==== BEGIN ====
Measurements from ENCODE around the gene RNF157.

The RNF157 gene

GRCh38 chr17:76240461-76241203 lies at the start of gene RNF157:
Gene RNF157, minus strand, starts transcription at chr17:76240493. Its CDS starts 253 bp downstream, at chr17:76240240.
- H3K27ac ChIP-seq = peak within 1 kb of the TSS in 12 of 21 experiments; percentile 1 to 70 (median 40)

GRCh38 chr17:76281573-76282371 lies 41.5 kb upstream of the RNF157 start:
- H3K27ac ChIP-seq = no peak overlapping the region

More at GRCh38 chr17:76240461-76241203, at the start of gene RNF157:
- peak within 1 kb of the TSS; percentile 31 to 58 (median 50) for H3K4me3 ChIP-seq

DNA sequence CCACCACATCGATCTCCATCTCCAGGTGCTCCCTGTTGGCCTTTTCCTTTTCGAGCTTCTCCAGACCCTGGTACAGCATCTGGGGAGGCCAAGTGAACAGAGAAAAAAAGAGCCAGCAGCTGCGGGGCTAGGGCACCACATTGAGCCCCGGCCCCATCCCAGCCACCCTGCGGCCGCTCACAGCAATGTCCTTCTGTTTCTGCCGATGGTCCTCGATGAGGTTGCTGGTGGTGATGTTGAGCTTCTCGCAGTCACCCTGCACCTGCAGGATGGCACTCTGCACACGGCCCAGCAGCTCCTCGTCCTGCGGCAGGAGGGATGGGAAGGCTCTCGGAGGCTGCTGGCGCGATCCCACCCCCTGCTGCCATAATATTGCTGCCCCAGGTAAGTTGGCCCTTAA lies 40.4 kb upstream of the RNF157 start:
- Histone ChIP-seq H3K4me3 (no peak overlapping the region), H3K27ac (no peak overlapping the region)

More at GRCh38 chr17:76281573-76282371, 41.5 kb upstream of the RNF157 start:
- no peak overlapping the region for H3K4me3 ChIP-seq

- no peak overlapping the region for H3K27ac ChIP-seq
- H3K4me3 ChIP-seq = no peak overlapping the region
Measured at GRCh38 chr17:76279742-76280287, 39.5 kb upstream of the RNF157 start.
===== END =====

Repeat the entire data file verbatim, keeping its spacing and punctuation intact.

Measurements from ENCODE around the gene RNF157.

The RNF157 gene

GRCh38 chr17:76240461-76241203 lies at the start of gene RNF157:
Gene RNF157, minus strand, starts transcription at chr17:76240493. Its CDS starts 253 bp downstream, at chr17:76240240.
- H3K27ac ChIP-seq = peak within 1 kb of the TSS in 12 of 21 experiments; percentile 1 to 70 (median 40)

GRCh38 chr17:76281573-76282371 lies 41.5 kb upstream of the RNF157 start:
- H3K27ac ChIP-seq = no peak overlapping the region

More at GRCh38 chr17:76240461-76241203, at the start of gene RNF157:
- peak within 1 kb of the TSS; percentile 31 to 58 (median 50) for H3K4me3 ChIP-seq

DNA sequence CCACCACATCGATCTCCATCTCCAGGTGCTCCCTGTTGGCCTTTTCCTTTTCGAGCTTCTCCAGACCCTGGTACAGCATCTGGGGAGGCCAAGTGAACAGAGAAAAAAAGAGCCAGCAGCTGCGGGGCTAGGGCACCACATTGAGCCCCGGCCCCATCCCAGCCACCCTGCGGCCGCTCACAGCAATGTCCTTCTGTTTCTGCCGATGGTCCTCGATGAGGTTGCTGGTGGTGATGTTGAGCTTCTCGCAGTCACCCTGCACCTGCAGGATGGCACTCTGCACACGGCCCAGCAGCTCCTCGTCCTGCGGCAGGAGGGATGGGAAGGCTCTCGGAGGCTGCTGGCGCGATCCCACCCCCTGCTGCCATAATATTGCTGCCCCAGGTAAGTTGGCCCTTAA lies 40.4 kb upstream of the RNF157 start:
- Histone ChIP-seq H3K4me3 (no peak overlapping the region), H3K27ac (no peak overlapping the region)

More at GRCh38 chr17:76281573-76282371, 41.5 kb upstream of the RNF157 start:
- no peak overlapping the region for H3K4me3 ChIP-seq

- no peak overlapping the region for H3K27ac ChIP-seq
- H3K4me3 ChIP-seq = no peak overlapping the region
Measured at GRCh38 chr17:76279742-76280287, 39.5 kb upstream of the RNF157 start.